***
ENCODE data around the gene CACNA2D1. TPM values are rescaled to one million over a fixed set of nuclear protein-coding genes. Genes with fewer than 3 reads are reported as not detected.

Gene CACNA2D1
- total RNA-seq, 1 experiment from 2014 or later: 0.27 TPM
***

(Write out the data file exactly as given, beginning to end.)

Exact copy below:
ENCODE data around the gene CACNA2D1. TPM values are rescaled to one million over a fixed set of nuclear protein-coding genes. Genes with fewer than 3 reads are reported as not detected.

Gene CACNA2D1
- total RNA-seq, 1 experiment from 2014 or later: 0.27 TPM